RFEs in general are being issued at a very high rate for all types of cases. These requests are often excessive or superfluous and in many cases they ask for something that was already submitted the first time around. RFEs often just feel like an extra hoop to jump through and can take a lot of time and work to respond to — sometimes as much time as compiling the original application packet.
Finally, applicants and immigration attorneys around the country are reporting that family-based immigration interviews are becoming increasingly aggressive and intensive. In many cases, USCIS offers are subjecting applicants and their family members to more aggressive questioning and are frequently not satisfied with supplemental evidence that used to be sufficient. For cases being processed abroad, interviewing officers have begun putting cases into “administrative processing” for months, and sometimes years, following the interview with no set timeline or option to follow up.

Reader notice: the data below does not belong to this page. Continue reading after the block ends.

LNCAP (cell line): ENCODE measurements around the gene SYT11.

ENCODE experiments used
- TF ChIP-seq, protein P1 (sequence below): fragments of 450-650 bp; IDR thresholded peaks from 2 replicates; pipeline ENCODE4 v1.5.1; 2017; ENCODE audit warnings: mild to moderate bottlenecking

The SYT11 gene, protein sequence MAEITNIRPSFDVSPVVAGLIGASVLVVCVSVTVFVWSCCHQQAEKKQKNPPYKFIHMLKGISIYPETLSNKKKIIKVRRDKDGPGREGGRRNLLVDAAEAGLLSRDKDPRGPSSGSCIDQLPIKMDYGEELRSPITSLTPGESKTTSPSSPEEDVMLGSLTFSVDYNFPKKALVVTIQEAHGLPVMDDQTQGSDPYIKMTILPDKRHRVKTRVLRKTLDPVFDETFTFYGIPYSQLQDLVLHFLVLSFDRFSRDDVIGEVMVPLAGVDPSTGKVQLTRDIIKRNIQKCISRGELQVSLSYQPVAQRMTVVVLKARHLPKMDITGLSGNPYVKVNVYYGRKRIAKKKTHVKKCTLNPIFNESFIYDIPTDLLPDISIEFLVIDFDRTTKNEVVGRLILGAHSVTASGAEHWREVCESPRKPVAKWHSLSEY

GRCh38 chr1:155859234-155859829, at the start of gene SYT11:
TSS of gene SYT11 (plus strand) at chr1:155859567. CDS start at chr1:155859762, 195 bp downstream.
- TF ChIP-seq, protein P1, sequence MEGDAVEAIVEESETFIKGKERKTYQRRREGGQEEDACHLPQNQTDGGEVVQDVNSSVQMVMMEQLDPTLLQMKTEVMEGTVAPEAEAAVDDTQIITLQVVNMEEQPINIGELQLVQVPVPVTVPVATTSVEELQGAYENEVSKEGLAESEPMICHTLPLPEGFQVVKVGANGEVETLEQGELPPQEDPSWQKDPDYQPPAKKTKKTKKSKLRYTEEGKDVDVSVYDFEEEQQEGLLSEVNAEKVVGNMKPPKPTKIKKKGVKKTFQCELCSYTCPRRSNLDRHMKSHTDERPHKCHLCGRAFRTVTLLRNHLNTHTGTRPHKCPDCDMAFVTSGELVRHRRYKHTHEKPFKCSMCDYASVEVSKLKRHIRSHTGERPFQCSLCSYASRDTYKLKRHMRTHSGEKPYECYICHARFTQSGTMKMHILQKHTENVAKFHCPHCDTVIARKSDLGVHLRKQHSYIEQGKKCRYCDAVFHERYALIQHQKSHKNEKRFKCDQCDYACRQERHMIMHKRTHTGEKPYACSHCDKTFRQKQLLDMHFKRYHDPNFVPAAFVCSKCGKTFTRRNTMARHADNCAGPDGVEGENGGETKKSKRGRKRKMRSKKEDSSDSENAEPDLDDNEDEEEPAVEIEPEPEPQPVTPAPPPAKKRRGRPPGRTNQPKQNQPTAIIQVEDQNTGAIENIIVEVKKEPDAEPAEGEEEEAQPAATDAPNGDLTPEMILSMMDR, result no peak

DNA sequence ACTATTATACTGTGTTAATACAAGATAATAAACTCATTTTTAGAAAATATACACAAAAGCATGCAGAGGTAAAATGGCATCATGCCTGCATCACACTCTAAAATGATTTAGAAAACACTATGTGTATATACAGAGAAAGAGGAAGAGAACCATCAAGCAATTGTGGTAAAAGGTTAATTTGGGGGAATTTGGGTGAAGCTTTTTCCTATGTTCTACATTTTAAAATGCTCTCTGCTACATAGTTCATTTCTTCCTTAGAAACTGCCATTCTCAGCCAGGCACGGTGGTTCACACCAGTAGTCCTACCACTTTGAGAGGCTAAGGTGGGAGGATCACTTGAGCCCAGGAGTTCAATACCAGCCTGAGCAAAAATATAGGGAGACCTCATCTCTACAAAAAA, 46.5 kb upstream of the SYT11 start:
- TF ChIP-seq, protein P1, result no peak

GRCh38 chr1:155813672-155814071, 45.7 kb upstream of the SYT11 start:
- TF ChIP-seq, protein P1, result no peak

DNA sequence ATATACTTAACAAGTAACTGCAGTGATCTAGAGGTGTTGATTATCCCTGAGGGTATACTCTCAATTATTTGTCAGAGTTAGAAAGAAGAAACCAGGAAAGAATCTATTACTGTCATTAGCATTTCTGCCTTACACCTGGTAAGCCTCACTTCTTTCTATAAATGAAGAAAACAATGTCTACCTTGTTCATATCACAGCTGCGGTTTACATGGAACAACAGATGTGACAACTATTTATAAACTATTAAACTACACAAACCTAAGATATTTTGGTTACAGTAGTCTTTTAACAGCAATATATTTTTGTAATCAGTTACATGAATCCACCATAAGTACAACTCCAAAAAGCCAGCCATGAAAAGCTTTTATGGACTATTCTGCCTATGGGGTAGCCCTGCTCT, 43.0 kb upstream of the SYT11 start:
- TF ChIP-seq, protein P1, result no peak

Keep in mind that immigration officers simply cannot approve all of their cases and, unfortunately, they have the discretion to make some applicants work harder than others to get an approval. While applicants are not officially graded on a curve, in practice it can feel that way.
In order to get you case approved and avoid requests for evidence and other roadblocks, you need to turn in top-quality work that earns an “A” from USCIS. This means that it is better than your competition — the other applicants. For the best shot at approval, you must be a top-notch applicant. This means you should:
"*" indicates required fields